My gut reaction was HATE THEM! but as others have pointed out, there are quite a few remasters that actually do make improvements on sound quality. Audio Fidelity and Mobile Fidelity Sound Labs absolutely fit the bill here. Steven Wilson has remastered several albums to utter perfection (Yes, Chicago…). I must admit I am not familiar with the Steve Hoffman forum but I’m going to go check it out right now, thanks!
I would add Acoustic Sounds to this list. Some of their remasters are just wonderful
I would suggest to listen to each remastered album before purchase thank’s to TIDAL or ROON. I had very bad and very good experiences… The shared article is clear about the reasons why. Therefore, difficult to answer to the poll.
Exactly this. For me to vote, your poll should have at least one more option, because I do care. As the great Neilster says: “Because Sound Matters”.
Unfortunately, I have to admit that I bought way too many victims of the loudness war, often even paying them by selling my older and much better masters. You live, you learn…
My opinon you need a good amp
I have a hegel h390 and mastered albums come to life in my opinion
If a re master loses dynamic range due to over compression, you need a cheap audio system.
Mmmm if it sounds good who cares
Its all about the music for me
Agreed, if it sounds good, that’s all that matters. So many just sound flat and lifeless and don’t get played as they bring no pleasure, especially when you can listen to beautifully presented recordings.
A great amp can’t save a bad mastering. The mastering is the most important and first step to in the quest for great sound. If the mastering is crap, the system it is played on doesn’t matter much.
Well, compare a great mastering to a mediocre mastering you think sounds good and you will care…
Ok but if you have a cheap amp why would you wont to pay £15-£20 a month for master quality sound and visa versa
You wouldn’t, that’s why with the streaming companies volume levelling policies, the presumed advantages of over compression no longer apply.
The way to make music stand out now is Dynamic Range and quality. Now if they remaster many releases again in the light of this new paradigm, we will all be the winners.
Wow. What does someone’s choice in streaming services have to do with this thread?? You wanted to make it about amps when it really has nothing to do with amps. Now you want to make it about sample rates?
I hate bonus tracks, you get the end of a record you know and love and it doesn’t stop where you expect. Same with deluxe versions just seems like padding
That is what the “Favorites” icon is for. Click on it until it is the circle with a diagonal line. That track won’t play anymore unless you specifically play it or add it to the queue. I like some bonus tracks especially if they are different songs. But, if they are just different mixes or demos or alternate takes that don’t offer anything better than the original, I block them.
Never thought of that
Its hard to apply across the board, but in general I find if the LP is pressed by QRP (Quality Record Pressings) it will in turn be well mastered. Almost, but not quite as important, it will be quiet, very quiet.
Perhaps there is some relation between the person doing the mastering and having some say in were it is pressed…I’ve never bothered to look into it that much. But I do find QRP pressing are typically great sounding LPs.
Agree that simply the fact that an album has been remastered (digital or analog) is very little indication that it will sound great or better than something already out there. Steve H forums are a great place to find the best version of your favorite albums. It is quite the rabbit hole once you are on the hunt for a given title/version/pressing/plant/dead wax/etc. I bet I have at least 15 different version of Bostons first LP. Originals, Wallys, 2nd pressings, reissues, MOFI, Simply Vinyl, Friday Music, Picture Disc…The list goes on. Same for things like Brubecks Take Five, Beach Boys Pet Sounds, numerous Blue Note artists.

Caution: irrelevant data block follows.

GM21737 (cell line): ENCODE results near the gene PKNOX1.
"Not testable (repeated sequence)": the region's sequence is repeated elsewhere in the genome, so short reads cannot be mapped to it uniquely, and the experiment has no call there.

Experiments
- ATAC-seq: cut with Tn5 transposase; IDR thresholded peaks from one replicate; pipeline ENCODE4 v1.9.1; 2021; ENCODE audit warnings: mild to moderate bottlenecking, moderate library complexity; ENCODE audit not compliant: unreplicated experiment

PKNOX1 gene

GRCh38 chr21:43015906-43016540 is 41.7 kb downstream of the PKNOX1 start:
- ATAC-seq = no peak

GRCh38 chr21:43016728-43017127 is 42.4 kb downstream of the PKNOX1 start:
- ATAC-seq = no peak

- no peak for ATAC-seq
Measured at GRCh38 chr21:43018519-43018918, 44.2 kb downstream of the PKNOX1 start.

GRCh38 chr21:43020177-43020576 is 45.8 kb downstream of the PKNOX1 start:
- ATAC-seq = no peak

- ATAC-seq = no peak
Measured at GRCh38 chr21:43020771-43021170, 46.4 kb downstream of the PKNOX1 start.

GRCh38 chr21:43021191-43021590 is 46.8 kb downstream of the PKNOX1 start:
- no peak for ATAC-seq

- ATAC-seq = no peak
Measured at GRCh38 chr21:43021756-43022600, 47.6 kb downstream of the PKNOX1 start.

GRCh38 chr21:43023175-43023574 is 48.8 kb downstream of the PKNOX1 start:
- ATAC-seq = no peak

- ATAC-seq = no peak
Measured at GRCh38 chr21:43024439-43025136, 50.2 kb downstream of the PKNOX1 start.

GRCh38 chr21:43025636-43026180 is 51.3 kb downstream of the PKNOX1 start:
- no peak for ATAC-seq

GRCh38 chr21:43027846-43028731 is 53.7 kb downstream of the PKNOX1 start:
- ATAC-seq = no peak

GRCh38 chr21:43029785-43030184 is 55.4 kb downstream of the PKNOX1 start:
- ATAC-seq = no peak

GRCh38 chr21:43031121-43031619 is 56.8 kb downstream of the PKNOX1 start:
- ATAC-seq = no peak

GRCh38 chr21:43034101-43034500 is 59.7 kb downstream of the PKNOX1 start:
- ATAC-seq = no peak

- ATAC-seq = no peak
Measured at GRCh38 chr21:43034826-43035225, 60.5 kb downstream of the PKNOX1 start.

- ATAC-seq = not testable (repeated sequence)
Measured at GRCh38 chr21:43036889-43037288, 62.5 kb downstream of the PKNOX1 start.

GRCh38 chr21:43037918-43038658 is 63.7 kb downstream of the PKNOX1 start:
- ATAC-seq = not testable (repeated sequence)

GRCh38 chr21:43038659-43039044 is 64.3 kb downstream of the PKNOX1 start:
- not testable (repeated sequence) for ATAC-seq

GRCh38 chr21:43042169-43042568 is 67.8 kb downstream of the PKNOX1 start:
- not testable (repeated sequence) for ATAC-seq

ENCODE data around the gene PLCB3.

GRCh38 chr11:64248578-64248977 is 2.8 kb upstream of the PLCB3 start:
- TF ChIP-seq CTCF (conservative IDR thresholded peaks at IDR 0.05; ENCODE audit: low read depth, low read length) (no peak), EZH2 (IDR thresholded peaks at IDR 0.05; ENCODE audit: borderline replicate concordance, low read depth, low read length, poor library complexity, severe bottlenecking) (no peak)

Do yourself a favor and just stick with the one version you already have…but I know you won’t if you are reading/posting in the Roon forums.
The only thing I don’t really like about remastered albums is when extra songs are included. It’s really just for sentimental reasons. Like when I purchased ELP’s first album when I was 15 back in 1986. I loved it and played it like crazy. And now I searched for it on Deezer app and see they added more titles to the cd.
I remember the original, and am used to that version the best, and all the memories that came from it…
Otherwise, if just better sound quality, fine with me.
In my experience, there are no givens with remasters.
Mastering engineers, audiophile labels,etc. that have good reputations for putting out quality products is certainly a good place to start, but it isn’t a given that it will sound better to the individual listener. I have a few titles where I prefer the standard, non-audiophile pressing or that the improvements are slight and perhaps not worth the cost. Unfortunately, these remasters are not on streaming sites so it is necessary to either trust listener reviews (like on SHF) or buy blind—both approaches have their drawbacks.
Also, some folks are more sensitive to compression than others. Over-relying on DR numbers, waveforms, listener reviews that overuse the terms “brickwalled” and “LOUD” and “squashed within an inch of its life” as well as having assumptions that most modern remasters can not be improved because it won’t sound as good as the first and/or rare exotic pressing that might be a “forum favorite” can really detract from some quality remasters.
The Loudness Wars aren’t over, but things sure seem to have improved in terms of how remasters are treated now vs the huge remaster wave of the late nineties and early aughts.